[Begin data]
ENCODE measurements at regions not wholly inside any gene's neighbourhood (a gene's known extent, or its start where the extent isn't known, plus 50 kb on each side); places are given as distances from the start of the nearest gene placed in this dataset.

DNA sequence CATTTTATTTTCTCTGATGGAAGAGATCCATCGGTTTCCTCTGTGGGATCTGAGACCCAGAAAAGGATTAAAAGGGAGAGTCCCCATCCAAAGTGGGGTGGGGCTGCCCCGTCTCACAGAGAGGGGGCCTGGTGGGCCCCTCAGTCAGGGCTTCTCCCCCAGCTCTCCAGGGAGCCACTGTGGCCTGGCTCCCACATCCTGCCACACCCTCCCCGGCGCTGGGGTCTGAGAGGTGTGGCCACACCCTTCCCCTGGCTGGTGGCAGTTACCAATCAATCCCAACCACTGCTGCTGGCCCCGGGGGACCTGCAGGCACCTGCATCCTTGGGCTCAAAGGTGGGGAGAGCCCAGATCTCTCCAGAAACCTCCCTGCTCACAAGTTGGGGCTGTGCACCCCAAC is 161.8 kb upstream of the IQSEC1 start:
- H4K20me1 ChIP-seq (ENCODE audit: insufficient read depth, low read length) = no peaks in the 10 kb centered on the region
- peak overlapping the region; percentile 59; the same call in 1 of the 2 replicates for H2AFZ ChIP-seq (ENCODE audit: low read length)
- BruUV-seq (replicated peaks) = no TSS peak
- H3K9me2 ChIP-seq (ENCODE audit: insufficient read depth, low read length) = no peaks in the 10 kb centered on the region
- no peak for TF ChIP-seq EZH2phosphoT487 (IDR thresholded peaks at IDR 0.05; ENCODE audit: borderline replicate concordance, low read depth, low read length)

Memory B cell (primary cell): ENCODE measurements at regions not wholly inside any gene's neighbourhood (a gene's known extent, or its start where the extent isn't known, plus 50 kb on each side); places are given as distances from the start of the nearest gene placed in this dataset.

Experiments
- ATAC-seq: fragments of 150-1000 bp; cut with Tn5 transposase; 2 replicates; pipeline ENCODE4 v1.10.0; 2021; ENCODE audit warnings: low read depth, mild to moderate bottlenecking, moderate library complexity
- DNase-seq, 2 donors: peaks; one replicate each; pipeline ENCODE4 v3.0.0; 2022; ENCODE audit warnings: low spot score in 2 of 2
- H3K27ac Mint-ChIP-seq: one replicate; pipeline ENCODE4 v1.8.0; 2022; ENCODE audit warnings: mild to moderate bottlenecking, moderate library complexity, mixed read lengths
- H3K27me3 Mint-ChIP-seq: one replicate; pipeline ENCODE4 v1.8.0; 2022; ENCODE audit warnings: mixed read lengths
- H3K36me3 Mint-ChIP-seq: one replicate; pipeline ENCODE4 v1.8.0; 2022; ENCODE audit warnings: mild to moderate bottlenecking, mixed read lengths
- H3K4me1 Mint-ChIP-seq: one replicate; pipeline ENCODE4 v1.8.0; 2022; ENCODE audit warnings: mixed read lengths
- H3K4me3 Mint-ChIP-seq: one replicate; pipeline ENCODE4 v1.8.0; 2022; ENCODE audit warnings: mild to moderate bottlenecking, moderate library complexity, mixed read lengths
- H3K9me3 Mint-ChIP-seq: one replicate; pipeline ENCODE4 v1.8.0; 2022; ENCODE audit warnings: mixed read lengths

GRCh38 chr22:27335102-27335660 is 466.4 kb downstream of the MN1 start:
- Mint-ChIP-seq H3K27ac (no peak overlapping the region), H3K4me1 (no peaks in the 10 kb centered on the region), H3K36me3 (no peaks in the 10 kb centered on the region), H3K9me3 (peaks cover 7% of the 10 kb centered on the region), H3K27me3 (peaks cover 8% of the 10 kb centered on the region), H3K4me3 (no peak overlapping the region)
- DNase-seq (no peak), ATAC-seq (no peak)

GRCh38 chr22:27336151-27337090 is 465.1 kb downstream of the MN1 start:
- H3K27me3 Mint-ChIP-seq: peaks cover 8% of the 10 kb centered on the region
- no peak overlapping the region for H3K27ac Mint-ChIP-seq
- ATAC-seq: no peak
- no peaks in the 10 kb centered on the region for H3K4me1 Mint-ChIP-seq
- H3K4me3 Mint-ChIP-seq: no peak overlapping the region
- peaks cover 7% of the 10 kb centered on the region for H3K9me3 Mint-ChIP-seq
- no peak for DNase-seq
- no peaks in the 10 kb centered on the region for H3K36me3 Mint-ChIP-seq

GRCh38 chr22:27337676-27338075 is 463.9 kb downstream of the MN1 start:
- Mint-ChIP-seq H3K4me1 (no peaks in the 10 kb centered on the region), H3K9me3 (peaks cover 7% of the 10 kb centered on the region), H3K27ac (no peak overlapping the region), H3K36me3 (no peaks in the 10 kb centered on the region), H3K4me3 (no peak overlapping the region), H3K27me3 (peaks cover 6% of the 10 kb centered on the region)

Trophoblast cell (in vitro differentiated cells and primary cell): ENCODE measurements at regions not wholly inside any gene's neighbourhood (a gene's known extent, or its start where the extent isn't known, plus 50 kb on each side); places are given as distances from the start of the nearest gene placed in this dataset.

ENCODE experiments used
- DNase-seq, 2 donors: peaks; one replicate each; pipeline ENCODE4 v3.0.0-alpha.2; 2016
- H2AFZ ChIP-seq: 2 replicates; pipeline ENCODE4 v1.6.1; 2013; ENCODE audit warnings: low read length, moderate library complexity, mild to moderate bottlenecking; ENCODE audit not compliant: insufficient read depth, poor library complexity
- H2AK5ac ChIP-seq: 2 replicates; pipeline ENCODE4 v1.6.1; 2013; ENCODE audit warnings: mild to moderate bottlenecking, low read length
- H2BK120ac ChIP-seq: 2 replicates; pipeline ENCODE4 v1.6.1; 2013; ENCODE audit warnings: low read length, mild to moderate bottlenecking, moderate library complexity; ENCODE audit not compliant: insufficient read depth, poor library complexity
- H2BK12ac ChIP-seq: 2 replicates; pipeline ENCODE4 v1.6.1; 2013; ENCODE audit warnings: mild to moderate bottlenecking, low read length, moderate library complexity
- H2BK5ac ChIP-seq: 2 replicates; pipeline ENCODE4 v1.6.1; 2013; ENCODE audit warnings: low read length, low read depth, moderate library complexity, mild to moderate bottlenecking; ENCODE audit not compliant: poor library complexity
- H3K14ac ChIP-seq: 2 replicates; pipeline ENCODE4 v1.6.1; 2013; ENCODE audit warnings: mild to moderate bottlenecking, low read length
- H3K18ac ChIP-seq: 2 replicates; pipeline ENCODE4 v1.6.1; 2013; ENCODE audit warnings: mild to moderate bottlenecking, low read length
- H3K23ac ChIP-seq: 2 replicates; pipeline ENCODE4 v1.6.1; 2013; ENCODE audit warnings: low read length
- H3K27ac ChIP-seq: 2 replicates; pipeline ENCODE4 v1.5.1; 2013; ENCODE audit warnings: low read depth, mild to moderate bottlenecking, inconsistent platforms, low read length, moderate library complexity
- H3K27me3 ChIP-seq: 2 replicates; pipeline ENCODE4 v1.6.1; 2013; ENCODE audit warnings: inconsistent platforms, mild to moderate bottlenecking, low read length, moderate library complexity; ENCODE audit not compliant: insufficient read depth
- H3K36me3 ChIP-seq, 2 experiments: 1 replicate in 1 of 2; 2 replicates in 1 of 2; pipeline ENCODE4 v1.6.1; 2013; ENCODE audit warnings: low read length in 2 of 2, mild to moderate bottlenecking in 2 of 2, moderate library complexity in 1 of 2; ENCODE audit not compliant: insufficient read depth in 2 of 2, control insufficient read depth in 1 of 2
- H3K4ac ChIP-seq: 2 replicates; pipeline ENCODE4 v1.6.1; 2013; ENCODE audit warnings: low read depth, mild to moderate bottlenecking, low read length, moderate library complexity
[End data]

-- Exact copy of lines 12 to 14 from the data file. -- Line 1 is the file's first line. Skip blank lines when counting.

- H3K27ac Mint-ChIP-seq: one replicate; pipeline ENCODE4 v1.8.0; 2022; ENCODE audit warnings: mild to moderate bottlenecking, moderate library complexity, mixed read lengths
- H3K27me3 Mint-ChIP-seq: one replicate; pipeline ENCODE4 v1.8.0; 2022; ENCODE audit warnings: mixed read lengths
- H3K36me3 Mint-ChIP-seq: one replicate; pipeline ENCODE4 v1.8.0; 2022; ENCODE audit warnings: mild to moderate bottlenecking, mixed read lengths